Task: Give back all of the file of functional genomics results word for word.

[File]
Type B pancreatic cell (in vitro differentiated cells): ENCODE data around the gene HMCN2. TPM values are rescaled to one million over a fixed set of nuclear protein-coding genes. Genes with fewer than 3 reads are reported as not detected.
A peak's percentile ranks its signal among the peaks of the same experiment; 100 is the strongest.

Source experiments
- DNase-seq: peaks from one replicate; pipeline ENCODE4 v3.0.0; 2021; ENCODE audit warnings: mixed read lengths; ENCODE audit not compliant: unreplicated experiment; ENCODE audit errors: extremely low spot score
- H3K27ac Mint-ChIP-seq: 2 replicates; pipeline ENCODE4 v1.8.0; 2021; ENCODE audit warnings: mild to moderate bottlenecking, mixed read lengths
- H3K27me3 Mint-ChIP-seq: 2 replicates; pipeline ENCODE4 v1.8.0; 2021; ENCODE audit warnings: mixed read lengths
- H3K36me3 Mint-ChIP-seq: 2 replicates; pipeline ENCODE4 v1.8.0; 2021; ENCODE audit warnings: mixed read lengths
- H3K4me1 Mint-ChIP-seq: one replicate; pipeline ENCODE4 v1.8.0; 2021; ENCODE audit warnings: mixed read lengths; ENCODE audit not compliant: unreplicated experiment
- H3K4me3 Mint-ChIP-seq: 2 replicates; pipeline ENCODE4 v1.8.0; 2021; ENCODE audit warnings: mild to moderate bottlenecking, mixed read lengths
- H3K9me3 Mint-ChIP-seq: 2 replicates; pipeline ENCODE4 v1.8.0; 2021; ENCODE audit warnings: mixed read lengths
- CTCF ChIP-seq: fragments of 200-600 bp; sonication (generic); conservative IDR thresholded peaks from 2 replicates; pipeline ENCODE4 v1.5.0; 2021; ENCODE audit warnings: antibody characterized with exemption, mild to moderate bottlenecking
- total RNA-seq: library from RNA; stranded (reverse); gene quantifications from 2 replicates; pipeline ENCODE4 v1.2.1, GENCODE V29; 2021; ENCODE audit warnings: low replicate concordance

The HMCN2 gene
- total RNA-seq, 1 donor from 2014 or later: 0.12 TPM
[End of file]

Type B pancreatic cell (in vitro differentiated cells): ENCODE data around the gene HMCN2. TPM values are rescaled to one million over a fixed set of nuclear protein-coding genes. Genes with fewer than 3 reads are reported as not detected.
A peak's percentile ranks its signal among the peaks of the same experiment; 100 is the strongest.

Source experiments
- DNase-seq: peaks from one replicate; pipeline ENCODE4 v3.0.0; 2021; ENCODE audit warnings: mixed read lengths; ENCODE audit not compliant: unreplicated experiment; ENCODE audit errors: extremely low spot score
- H3K27ac Mint-ChIP-seq: 2 replicates; pipeline ENCODE4 v1.8.0; 2021; ENCODE audit warnings: mild to moderate bottlenecking, mixed read lengths
- H3K27me3 Mint-ChIP-seq: 2 replicates; pipeline ENCODE4 v1.8.0; 2021; ENCODE audit warnings: mixed read lengths
- H3K36me3 Mint-ChIP-seq: 2 replicates; pipeline ENCODE4 v1.8.0; 2021; ENCODE audit warnings: mixed read lengths
- H3K4me1 Mint-ChIP-seq: one replicate; pipeline ENCODE4 v1.8.0; 2021; ENCODE audit warnings: mixed read lengths; ENCODE audit not compliant: unreplicated experiment
- H3K4me3 Mint-ChIP-seq: 2 replicates; pipeline ENCODE4 v1.8.0; 2021; ENCODE audit warnings: mild to moderate bottlenecking, mixed read lengths
- H3K9me3 Mint-ChIP-seq: 2 replicates; pipeline ENCODE4 v1.8.0; 2021; ENCODE audit warnings: mixed read lengths
- CTCF ChIP-seq: fragments of 200-600 bp; sonication (generic); conservative IDR thresholded peaks from 2 replicates; pipeline ENCODE4 v1.5.0; 2021; ENCODE audit warnings: antibody characterized with exemption, mild to moderate bottlenecking
- total RNA-seq: library from RNA; stranded (reverse); gene quantifications from 2 replicates; pipeline ENCODE4 v1.2.1, GENCODE V29; 2021; ENCODE audit warnings: low replicate concordance

The HMCN2 gene
- total RNA-seq, 1 donor from 2014 or later: 0.12 TPM